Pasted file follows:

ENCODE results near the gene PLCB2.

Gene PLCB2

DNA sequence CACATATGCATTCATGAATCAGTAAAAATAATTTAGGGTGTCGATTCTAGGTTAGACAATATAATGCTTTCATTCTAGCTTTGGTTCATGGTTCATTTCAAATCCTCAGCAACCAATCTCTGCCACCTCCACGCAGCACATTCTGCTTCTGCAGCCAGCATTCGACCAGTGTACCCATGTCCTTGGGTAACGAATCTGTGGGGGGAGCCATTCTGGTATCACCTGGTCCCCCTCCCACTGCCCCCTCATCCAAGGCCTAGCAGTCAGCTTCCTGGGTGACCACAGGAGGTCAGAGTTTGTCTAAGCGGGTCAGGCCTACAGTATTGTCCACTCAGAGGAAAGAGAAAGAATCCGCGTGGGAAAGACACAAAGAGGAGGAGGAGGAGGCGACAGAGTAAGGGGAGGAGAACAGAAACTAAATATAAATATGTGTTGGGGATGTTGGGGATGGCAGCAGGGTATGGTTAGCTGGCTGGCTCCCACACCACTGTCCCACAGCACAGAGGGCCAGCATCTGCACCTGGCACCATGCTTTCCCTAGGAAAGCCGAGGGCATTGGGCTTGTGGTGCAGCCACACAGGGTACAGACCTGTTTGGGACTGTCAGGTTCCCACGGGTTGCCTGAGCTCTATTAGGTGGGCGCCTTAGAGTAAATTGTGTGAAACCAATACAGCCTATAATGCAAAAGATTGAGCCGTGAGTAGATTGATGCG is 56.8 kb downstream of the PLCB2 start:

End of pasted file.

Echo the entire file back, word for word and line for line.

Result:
ENCODE results near the gene PLCB2.

Gene PLCB2

DNA sequence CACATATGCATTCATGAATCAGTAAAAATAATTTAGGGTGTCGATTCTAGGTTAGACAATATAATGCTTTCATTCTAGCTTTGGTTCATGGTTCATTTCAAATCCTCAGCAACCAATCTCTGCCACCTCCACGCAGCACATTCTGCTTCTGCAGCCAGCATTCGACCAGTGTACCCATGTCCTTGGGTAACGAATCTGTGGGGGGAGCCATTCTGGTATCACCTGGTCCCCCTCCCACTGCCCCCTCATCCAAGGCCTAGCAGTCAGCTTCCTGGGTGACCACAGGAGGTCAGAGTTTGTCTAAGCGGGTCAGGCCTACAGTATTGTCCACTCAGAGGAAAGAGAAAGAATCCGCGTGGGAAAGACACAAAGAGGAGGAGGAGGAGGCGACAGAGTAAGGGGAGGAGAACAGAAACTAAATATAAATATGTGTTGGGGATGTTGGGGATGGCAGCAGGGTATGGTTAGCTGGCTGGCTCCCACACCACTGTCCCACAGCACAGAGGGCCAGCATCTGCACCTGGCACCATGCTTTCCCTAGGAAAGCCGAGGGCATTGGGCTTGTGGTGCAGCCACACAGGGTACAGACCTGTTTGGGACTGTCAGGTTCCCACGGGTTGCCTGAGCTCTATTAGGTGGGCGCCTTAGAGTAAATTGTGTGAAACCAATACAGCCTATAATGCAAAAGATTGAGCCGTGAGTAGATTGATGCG is 56.8 kb downstream of the PLCB2 start: